Thomas Lipscomb writes on Editor and Publisher that in his estimation, neither Rathergate nor Easongate should be considered to be pushing up the daisies quite yet. Some inside info on Eason Jordan's situation regarding the "off the record recording":
Not only was there a tape, but CNN admits it never asked for it, as CNN spokeswoman Megan Mahoney has revealed to me. There was no problem with getting a copy of the notorious "off the record" tape from the World Economic Forum. When I asked WEF's Klaus Schwab whether he would have made a tape available, cut to just Eason Jordan's remarks, and give it to Jordan and CNN, he replied: "Of course. And they could make any distribution of it they wished."At the beginning of this kerfuffle, WEF promised several interested bloggers that the tape would be released. Then they changed their mind and said no, it's off the record. Now it appears that they are willing to release it to CNN, but CNN has not been willing to ask for it. C'mon there, 'most trusted source in news'; do they shoot journalists, or don't they?
CNN had the power and the obligation to release the tape as a news organization. That responsibility was its bond to the public trust. If the head of its news department had gone off his head, firing him and getting back to basics would help to keep that trust intact. Why wouldn't CNN, like Dan Rather, want to "break that story?"
OF COURSE THEY DO?
Giuliana Sgrena is convinced that she was intentionally targetted for assassination by US troops, so there's one point on Eason's side at least (but then she changed her mind about it, so who knows what she believes this week). However, due to her support for the freedom-fighting head choppers and her bona fide anti-American credentials, she was certainly not targetted for kidnapping by the comradely "insurgents" ... or something like that. I think I'll wait until the investigation before assuming that we know anything about what happened to her and her rescuer / negotiator from the Italian security services.
However this is a short piece which I'd wanted to include last week which seems like a pertinent bit of info, but at the time I couldn't lay my hand on it when I wanted to post. It's been published on a few blogs though, so avid blogospherians might have seen it. But since many of my readers are not avid blogospherians, I found it on Chrenkoff, which appears to have been the origin for this translation anyway. One of Arthur's readers, Hagel has translated an article from a Dutch newspaper "Nederlands Dagblad", written by one of Giuliana Sgrena's own journalistic colleagues (the original is here):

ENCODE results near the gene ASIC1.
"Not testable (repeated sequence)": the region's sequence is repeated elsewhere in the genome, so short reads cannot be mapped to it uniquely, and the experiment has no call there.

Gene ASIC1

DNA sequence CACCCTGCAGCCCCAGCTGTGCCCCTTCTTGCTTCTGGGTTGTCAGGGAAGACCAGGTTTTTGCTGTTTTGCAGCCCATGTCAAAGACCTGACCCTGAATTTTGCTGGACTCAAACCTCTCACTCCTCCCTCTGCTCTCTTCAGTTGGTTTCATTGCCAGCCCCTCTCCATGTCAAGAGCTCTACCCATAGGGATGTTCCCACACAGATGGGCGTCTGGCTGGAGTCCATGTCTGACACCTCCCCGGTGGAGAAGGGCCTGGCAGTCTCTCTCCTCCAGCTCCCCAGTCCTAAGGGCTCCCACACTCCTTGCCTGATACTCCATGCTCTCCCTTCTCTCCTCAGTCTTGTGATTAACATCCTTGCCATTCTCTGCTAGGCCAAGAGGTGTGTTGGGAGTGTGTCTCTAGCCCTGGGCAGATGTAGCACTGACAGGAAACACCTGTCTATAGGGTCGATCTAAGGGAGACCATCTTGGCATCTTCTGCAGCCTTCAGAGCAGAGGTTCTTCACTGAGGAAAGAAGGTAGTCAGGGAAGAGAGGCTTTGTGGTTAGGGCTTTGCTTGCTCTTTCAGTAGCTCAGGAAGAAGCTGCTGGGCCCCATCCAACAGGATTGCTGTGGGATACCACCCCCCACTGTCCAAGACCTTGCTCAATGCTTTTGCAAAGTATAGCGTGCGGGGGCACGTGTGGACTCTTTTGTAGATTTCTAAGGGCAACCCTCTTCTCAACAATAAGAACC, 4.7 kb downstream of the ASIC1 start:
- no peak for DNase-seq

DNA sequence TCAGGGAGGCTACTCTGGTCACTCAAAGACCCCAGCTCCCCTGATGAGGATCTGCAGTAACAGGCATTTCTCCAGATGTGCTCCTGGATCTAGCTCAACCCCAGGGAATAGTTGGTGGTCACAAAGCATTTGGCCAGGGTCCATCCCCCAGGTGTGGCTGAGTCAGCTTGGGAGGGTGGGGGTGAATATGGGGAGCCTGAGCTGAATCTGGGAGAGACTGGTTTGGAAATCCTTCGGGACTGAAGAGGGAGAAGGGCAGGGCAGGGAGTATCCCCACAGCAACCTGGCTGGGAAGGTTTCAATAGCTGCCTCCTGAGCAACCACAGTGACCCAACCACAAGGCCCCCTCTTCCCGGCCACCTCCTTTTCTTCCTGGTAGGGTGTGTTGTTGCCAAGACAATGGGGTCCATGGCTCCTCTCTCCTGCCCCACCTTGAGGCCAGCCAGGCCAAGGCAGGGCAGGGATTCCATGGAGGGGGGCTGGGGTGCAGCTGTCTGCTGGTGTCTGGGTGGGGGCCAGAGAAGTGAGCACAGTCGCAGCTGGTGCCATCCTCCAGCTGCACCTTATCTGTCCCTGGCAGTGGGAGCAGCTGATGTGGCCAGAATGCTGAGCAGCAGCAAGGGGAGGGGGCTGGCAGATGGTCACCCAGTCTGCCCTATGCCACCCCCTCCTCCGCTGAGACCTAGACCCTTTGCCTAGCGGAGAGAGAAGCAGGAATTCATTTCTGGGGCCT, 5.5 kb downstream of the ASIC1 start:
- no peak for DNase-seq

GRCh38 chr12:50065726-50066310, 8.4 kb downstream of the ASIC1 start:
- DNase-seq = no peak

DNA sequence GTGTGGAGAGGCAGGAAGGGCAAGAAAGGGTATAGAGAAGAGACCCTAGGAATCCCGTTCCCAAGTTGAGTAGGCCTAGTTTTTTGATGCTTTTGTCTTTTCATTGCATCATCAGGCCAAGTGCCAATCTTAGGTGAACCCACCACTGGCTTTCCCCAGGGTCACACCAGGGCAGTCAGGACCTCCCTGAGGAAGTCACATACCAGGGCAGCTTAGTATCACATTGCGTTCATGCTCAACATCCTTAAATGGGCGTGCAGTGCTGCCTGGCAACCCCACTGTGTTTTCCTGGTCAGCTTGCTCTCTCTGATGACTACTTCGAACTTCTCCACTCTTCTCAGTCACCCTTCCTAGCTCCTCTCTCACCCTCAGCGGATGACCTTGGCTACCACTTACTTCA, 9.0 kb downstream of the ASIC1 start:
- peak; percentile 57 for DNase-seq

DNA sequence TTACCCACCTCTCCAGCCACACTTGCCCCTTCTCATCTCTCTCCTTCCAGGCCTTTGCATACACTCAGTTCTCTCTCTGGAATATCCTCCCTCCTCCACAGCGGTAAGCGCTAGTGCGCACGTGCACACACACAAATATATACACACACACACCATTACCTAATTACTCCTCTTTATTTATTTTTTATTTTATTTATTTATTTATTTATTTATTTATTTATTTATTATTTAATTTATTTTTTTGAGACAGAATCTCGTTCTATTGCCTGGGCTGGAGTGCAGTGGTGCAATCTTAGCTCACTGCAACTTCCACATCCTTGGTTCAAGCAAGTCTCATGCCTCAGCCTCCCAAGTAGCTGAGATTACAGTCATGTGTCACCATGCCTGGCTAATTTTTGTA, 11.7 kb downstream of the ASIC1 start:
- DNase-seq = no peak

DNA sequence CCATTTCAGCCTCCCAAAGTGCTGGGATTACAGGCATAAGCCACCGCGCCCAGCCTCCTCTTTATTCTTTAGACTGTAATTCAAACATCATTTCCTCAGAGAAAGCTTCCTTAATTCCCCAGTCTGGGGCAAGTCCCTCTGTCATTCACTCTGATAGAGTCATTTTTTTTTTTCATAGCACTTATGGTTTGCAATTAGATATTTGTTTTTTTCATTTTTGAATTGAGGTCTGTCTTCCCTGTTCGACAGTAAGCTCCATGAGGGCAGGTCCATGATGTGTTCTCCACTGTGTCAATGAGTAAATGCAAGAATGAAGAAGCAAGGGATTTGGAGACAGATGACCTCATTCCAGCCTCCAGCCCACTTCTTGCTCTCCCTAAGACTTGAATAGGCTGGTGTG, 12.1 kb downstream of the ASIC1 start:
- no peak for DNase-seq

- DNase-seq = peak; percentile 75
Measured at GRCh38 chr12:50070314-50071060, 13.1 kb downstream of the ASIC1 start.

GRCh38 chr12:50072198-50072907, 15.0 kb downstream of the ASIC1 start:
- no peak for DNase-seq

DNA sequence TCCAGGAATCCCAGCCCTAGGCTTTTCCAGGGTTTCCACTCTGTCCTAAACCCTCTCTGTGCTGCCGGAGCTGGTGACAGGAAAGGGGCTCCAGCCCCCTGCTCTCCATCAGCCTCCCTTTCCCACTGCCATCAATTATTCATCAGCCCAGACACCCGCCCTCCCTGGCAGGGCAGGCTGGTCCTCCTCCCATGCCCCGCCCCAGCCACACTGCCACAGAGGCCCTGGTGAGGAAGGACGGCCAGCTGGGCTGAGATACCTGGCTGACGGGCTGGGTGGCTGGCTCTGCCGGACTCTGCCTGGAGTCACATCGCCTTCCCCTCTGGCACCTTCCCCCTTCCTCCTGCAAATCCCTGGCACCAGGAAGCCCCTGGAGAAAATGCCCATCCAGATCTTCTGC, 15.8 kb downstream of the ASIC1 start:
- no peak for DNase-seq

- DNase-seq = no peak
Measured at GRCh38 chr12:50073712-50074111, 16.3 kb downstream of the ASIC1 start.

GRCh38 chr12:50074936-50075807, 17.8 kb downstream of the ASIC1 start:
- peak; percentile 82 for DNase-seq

Journalist Sgrena didn't like the YanksAnd millions of Euros will buy an awful lot of bomb making supplies, I should think. How many deaths will eventually be attributable to that?
Filed on 3/8/2005 06:53
By Harald Doornbos
BEIRUT - "Be careful not to get kidnapped", I said to the female journalist sitting next to me on a small plane flying to Baghdad. "Oh, no", she said, "we are on the side of the Iraqi people. No Iraqi will kidnap us."
Eight days later this woman, Giuliana Sgrena, was kidnapped by armed Iraqis during a visit to the university of Baghdad. A month later she is freed. But don't ask how. For four weeks she was in captivity, appeared crying in a videotape, begging for her life and the withdrawal of Italian forces from Iraq. She also said that "Iraq wasn't a place for journalists". Then followed negotiations between Italian authorities and the group of kidnappers, who threatened to behead her.
It's highly likely that ransom was paid Friday, after which Italian security agents picked her up. But the trouble didn't end here. Just after Sgrena was freed, her car was shot at when, on the way to the airport, the driver drove too fast towards an American checkpoint. One bullet hit Sgrena in the shoulder and one of the secret agents died.
Sgrena, who arrived in Rome Saturday, claims that the Americans tried to kill her. The member of the secret service received a state funeral yesterday and is revered as a hero in Italy.
It doesn't sound nice to attack a colleague. But Sgrena's attitude is a complete disgrace to journalism. Didn't she say, sitting next to me in the airplane, that "normal journalists like you" don't stand behind the Iraqi people. "The Americans are the biggest enemies of mankind", the three women told me, because Sgrena traveled to Iraq with two Italian colleagues who also disliked the Yanks.
When I told I wasn't going to sit in Baghdad, but travel as an embedded journalist, I was treated as the Big Traitor. "I just don't want to be kidnapped", I said. "That is the only reason I go with the Americans."
Jeering. "You don't get the situation. We are anti-imperialists, anti-capitalists, communists", they said. The Iraqis only kidnap stooges of the Americans, the enemies of the Americans have nothing to fear.
Now I told them that I thought they weren't sane. You cannot deny that Al-Qaeda-like groups operate in Iraq, who specifically target western journalists. And Al-Qaeda warriors are the Arabic equivalent of fascism: anti-American, anti-Jewish and above all anti-communist.
But well, the three knew better. When we arrived in Baghdad, I waited on an American jeep which was going to pick me up. I saw how one of the three Italian women walked around crying, because an Iraqi had stolen her computer and television equipment. Shivering they stood outside, waiting for a taxi to bring them to Baghdad.
With her total prejudice Sgrena didn't only put herself in danger, but because her conduct an Italian security agent is dead and the Italian government spent millions of euros trying to save her life. Let's hope Sgrena chooses another job. Propagandist or parliamentarian maybe. But she should quit journalism immediately.